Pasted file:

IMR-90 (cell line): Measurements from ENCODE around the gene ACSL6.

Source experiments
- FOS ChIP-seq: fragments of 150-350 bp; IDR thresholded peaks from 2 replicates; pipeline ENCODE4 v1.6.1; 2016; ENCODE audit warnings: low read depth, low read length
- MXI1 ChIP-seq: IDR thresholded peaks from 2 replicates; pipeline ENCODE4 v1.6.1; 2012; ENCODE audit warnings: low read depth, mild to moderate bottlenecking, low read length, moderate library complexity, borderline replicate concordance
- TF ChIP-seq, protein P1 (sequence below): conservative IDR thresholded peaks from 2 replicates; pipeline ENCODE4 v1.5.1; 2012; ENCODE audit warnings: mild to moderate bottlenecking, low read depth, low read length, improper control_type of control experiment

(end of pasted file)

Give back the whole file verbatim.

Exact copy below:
IMR-90 (cell line): Measurements from ENCODE around the gene ACSL6.

Source experiments
- FOS ChIP-seq: fragments of 150-350 bp; IDR thresholded peaks from 2 replicates; pipeline ENCODE4 v1.6.1; 2016; ENCODE audit warnings: low read depth, low read length
- MXI1 ChIP-seq: IDR thresholded peaks from 2 replicates; pipeline ENCODE4 v1.6.1; 2012; ENCODE audit warnings: low read depth, mild to moderate bottlenecking, low read length, moderate library complexity, borderline replicate concordance
- TF ChIP-seq, protein P1 (sequence below): conservative IDR thresholded peaks from 2 replicates; pipeline ENCODE4 v1.5.1; 2012; ENCODE audit warnings: mild to moderate bottlenecking, low read depth, low read length, improper control_type of control experiment